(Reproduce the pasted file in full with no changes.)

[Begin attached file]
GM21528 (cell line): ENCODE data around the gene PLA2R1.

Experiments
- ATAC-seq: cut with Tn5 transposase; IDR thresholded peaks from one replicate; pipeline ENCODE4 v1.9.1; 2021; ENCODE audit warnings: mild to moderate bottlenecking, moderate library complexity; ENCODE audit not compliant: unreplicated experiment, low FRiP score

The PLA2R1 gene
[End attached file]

GM21528 (cell line): ENCODE data around the gene PLA2R1.

Experiments
- ATAC-seq: cut with Tn5 transposase; IDR thresholded peaks from one replicate; pipeline ENCODE4 v1.9.1; 2021; ENCODE audit warnings: mild to moderate bottlenecking, moderate library complexity; ENCODE audit not compliant: unreplicated experiment, low FRiP score

The PLA2R1 gene